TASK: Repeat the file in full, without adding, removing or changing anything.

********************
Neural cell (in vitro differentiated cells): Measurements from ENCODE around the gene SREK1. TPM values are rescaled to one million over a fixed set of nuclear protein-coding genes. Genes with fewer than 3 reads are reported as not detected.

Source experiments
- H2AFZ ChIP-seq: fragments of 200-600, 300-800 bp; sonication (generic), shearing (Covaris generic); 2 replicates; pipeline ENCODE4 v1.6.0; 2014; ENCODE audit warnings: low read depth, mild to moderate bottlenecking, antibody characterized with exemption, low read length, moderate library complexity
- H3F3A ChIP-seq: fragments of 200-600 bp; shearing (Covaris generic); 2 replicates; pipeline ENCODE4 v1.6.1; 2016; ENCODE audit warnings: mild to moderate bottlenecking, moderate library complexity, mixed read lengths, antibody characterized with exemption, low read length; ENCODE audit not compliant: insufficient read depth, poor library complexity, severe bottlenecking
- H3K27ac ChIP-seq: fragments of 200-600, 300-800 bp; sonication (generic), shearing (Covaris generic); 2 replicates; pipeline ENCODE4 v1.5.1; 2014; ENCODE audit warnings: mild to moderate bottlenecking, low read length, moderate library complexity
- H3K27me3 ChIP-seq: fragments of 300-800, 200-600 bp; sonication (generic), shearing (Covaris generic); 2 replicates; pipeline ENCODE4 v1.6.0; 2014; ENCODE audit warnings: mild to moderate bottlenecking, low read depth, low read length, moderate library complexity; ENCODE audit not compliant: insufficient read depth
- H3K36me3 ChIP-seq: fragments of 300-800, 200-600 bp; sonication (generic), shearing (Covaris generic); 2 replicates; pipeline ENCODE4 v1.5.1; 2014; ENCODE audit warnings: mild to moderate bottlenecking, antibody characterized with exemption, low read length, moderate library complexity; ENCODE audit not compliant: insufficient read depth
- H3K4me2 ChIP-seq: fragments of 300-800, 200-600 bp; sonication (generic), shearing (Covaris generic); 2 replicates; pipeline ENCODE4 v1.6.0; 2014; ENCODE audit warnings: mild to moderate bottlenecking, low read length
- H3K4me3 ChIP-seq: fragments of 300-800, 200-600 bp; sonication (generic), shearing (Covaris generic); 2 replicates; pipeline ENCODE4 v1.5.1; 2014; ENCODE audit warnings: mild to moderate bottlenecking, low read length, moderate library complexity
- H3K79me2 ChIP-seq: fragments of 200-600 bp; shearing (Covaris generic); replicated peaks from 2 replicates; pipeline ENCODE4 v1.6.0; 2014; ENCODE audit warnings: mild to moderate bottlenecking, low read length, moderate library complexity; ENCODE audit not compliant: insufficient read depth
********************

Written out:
Neural cell (in vitro differentiated cells): Measurements from ENCODE around the gene SREK1. TPM values are rescaled to one million over a fixed set of nuclear protein-coding genes. Genes with fewer than 3 reads are reported as not detected.

Source experiments
- H2AFZ ChIP-seq: fragments of 200-600, 300-800 bp; sonication (generic), shearing (Covaris generic); 2 replicates; pipeline ENCODE4 v1.6.0; 2014; ENCODE audit warnings: low read depth, mild to moderate bottlenecking, antibody characterized with exemption, low read length, moderate library complexity
- H3F3A ChIP-seq: fragments of 200-600 bp; shearing (Covaris generic); 2 replicates; pipeline ENCODE4 v1.6.1; 2016; ENCODE audit warnings: mild to moderate bottlenecking, moderate library complexity, mixed read lengths, antibody characterized with exemption, low read length; ENCODE audit not compliant: insufficient read depth, poor library complexity, severe bottlenecking
- H3K27ac ChIP-seq: fragments of 200-600, 300-800 bp; sonication (generic), shearing (Covaris generic); 2 replicates; pipeline ENCODE4 v1.5.1; 2014; ENCODE audit warnings: mild to moderate bottlenecking, low read length, moderate library complexity
- H3K27me3 ChIP-seq: fragments of 300-800, 200-600 bp; sonication (generic), shearing (Covaris generic); 2 replicates; pipeline ENCODE4 v1.6.0; 2014; ENCODE audit warnings: mild to moderate bottlenecking, low read depth, low read length, moderate library complexity; ENCODE audit not compliant: insufficient read depth
- H3K36me3 ChIP-seq: fragments of 300-800, 200-600 bp; sonication (generic), shearing (Covaris generic); 2 replicates; pipeline ENCODE4 v1.5.1; 2014; ENCODE audit warnings: mild to moderate bottlenecking, antibody characterized with exemption, low read length, moderate library complexity; ENCODE audit not compliant: insufficient read depth
- H3K4me2 ChIP-seq: fragments of 300-800, 200-600 bp; sonication (generic), shearing (Covaris generic); 2 replicates; pipeline ENCODE4 v1.6.0; 2014; ENCODE audit warnings: mild to moderate bottlenecking, low read length
- H3K4me3 ChIP-seq: fragments of 300-800, 200-600 bp; sonication (generic), shearing (Covaris generic); 2 replicates; pipeline ENCODE4 v1.5.1; 2014; ENCODE audit warnings: mild to moderate bottlenecking, low read length, moderate library complexity
- H3K79me2 ChIP-seq: fragments of 200-600 bp; shearing (Covaris generic); replicated peaks from 2 replicates; pipeline ENCODE4 v1.6.0; 2014; ENCODE audit warnings: mild to moderate bottlenecking, low read length, moderate library complexity; ENCODE audit not compliant: insufficient read depth